18. Install steering wheel. Reinstall airbag.

19. Install kickplate/plastic pieces removed earlier. Reconnect batteyr

20. Test Drive.
 

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Ok so I have a question I have a 2008 ford escape xlt V6 and my car cranks up just fine with no problem but my steering wheel hair doesn't turn at all I can go forward but I can't go left or right any ideas on what that might be
Read post # 77
Dorman makes a sensor
INot an easy job
 

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Damn they will not do anything about it. Did they know that you tried to attempt to fix it. my wife quit driving her escape and started driving my truck when we started first experiencing the steering issue. the escape sat for a while then I decided to let my old faithful commuter car (1989 ford escort) rest and drive the escape for a while. the steering would come and go. then not working for 2 weeks and my lower back started killing me. Then for a month strait it steered fine then the recall came out and I took it to our local ford dealer. and they acted like it would take 10 mins to fix which it took 10 mins to update the steering software. I am not entirely convinced it is fixed but it has steered fine with no issues for about 2 months and we commute about 100 miles a day round trip. I am sorry this is happening to you. I'm pretty sure this doesn't help anyone out but I just wanted to let you know they didn't take anything apart to "fix" our issue. I am pretty sure the recall that was mailed to us said different escapes or different issues will call for different. Before I herd about the recall I was a half of a second away from ordering a new steering sensor.
Unfortunately for you, you just let Ford off the hook forever with your repair.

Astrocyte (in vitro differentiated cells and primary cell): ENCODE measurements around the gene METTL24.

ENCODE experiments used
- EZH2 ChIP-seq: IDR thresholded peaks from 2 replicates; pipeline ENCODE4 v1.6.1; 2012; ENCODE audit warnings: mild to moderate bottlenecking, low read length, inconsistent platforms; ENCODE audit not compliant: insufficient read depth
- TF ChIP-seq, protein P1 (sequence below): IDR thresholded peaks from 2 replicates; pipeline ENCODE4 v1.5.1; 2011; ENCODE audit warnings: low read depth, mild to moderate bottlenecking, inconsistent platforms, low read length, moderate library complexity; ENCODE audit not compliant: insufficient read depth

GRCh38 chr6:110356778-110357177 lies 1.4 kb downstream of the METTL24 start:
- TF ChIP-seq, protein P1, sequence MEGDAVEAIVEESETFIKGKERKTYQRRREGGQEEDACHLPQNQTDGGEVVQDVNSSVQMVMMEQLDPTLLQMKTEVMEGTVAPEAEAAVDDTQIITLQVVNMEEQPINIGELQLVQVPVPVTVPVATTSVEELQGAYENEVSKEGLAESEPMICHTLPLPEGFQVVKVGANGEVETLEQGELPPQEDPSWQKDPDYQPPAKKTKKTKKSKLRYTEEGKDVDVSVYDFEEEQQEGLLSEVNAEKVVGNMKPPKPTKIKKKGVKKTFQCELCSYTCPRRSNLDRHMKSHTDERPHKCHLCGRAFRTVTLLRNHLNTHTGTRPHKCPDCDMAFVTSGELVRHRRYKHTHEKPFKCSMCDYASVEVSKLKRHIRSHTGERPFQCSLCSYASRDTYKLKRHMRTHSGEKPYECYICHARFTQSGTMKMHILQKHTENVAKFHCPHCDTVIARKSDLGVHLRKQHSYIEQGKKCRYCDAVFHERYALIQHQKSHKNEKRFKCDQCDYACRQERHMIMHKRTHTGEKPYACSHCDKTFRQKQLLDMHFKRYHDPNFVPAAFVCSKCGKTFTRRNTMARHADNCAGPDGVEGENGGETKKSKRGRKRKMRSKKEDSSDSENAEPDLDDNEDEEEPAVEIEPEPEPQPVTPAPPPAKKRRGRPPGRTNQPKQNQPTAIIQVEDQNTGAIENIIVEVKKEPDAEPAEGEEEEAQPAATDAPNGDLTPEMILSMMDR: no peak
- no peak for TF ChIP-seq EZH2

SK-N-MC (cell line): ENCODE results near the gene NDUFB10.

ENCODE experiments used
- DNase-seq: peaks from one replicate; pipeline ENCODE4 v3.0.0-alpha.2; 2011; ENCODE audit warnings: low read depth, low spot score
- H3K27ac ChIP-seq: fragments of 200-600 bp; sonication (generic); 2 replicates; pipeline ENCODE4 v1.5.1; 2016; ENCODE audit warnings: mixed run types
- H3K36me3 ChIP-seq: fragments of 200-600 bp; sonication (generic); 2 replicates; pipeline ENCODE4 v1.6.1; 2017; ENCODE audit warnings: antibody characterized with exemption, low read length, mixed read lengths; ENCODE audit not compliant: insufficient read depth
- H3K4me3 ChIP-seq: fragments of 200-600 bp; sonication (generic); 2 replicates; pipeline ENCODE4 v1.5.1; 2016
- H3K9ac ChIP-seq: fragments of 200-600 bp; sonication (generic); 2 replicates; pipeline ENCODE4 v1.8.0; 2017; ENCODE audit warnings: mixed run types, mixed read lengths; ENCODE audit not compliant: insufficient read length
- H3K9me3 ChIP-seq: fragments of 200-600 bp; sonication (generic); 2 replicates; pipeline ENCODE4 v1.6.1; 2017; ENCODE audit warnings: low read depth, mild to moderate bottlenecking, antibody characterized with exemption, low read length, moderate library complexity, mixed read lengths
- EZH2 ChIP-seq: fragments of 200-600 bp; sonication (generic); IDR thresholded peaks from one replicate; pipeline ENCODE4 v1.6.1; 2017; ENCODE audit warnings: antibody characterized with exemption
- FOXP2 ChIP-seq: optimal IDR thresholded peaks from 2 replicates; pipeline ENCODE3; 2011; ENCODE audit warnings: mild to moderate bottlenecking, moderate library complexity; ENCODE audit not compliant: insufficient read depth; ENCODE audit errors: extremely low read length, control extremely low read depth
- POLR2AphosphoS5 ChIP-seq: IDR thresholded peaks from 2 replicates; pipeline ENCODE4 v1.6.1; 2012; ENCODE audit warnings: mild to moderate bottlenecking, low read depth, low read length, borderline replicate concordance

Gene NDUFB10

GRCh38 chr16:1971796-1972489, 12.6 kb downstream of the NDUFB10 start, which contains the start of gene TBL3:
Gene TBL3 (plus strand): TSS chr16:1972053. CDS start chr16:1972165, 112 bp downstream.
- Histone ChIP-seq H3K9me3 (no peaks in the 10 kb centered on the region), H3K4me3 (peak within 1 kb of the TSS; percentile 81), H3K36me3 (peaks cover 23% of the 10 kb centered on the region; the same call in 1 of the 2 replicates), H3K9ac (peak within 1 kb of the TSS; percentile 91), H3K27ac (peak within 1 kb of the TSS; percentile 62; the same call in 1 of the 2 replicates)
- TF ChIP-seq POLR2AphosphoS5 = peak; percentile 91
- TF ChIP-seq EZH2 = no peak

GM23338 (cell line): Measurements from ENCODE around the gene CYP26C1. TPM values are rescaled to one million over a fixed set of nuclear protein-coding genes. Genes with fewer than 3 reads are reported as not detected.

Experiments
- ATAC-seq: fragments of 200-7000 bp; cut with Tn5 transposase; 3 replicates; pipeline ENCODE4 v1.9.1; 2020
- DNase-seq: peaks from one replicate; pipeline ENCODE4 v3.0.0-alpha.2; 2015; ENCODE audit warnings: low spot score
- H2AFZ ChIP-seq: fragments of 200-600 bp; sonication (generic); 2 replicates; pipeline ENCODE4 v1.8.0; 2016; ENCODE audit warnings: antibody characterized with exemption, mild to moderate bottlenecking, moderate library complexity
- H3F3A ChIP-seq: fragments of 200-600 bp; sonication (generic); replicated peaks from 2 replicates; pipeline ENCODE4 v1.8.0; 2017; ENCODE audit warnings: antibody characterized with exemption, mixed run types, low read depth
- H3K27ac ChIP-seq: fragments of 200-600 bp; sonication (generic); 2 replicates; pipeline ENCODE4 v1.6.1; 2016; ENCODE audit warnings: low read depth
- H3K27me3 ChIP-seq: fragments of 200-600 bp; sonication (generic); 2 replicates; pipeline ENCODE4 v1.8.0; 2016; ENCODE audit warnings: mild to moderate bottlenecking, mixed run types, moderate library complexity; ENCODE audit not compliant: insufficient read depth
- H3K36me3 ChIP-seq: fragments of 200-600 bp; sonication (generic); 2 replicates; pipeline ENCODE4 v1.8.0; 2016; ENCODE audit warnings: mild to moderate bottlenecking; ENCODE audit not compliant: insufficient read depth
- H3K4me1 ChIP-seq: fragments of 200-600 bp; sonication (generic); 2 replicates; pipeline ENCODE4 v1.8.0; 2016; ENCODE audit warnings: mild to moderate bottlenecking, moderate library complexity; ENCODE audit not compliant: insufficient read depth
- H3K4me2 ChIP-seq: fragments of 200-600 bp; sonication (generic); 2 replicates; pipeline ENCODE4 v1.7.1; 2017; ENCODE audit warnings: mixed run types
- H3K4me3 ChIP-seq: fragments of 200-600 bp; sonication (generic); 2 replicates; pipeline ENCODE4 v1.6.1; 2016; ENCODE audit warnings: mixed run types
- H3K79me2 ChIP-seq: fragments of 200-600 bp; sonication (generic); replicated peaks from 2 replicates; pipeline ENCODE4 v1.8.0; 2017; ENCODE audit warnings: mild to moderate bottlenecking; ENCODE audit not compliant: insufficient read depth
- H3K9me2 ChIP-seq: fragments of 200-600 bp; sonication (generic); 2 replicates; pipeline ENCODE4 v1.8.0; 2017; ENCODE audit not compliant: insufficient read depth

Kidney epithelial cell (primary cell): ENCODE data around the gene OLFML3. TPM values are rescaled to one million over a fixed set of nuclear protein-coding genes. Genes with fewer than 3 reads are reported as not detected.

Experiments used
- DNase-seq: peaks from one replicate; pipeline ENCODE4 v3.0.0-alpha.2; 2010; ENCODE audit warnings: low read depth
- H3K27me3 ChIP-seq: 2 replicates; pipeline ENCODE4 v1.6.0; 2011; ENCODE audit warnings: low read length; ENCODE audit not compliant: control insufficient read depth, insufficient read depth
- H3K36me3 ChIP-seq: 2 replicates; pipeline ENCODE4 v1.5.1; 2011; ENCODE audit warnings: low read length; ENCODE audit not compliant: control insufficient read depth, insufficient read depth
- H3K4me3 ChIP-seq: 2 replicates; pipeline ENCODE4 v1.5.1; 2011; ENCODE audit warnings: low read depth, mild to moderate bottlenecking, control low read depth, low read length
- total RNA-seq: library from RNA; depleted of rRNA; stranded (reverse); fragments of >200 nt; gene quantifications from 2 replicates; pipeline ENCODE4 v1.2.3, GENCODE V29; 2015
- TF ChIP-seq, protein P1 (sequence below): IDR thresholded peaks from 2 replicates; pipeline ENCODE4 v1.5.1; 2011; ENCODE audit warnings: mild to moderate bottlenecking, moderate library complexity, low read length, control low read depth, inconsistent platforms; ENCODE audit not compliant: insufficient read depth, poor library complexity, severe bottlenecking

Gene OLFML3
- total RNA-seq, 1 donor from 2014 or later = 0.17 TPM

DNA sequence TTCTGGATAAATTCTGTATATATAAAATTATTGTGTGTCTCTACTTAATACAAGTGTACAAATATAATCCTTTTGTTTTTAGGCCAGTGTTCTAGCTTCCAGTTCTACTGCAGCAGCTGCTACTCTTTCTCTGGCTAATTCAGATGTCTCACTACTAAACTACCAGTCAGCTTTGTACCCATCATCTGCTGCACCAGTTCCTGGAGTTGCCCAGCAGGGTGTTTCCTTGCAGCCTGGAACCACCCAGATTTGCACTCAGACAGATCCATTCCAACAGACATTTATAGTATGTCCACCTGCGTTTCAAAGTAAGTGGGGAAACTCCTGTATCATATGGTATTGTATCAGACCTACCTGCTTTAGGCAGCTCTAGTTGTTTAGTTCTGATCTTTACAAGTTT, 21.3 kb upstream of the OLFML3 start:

Once Ford "flashes" the computer it's then considered the "repair " end of recall for that car. I know this for a fact because I now have a failed sensor with a C1963 code and a U0452, & b1676 (an ABS code because of the ground), due to the failed esp, they common ground the 2 systems so one reacts to the other. All of this is ignored because before I bought it used, the orginal owner who traded it in, had that HALF A.. repair done and now Ford has washed their very dirty hands of it. I'm waiting 3 weeks for a review board at Ford to accept or decline the repair, as told to me by a great service manager, who understands and actually sympathizes.
The flash was done at apx 95,000 miles, and 5 years old, funny that "Repair" lasted about the same time, now at 200,000 and 10 years it has completely stopped working and I had no prior knowledge of the problem, (past not disclosed until the failure of the steering) so BUYER BEWARE, they get to just drop a $700 problem in your lap.
 

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Unfortunately for you, you just let Ford off the hook forever with your repair.
Once Ford "flashes" the computer it's then considered the "repair " end of recall for that car. I know this for a fact because I now have a failed sensor with a C1963 code and a U0452, & b1676 (an ABS code because of the ground), due to the failed esp, they common ground the 2 systems so one reacts to the other. All of this is ignored because before I bought it used, the orginal owner who traded it in, had that HALF A.. repair done and now Ford has washed their very dirty hands of it. I'm waiting 3 weeks for a review board at Ford to accept or decline the repair, as told to me by a great service manager, who understands and actually sympathizes.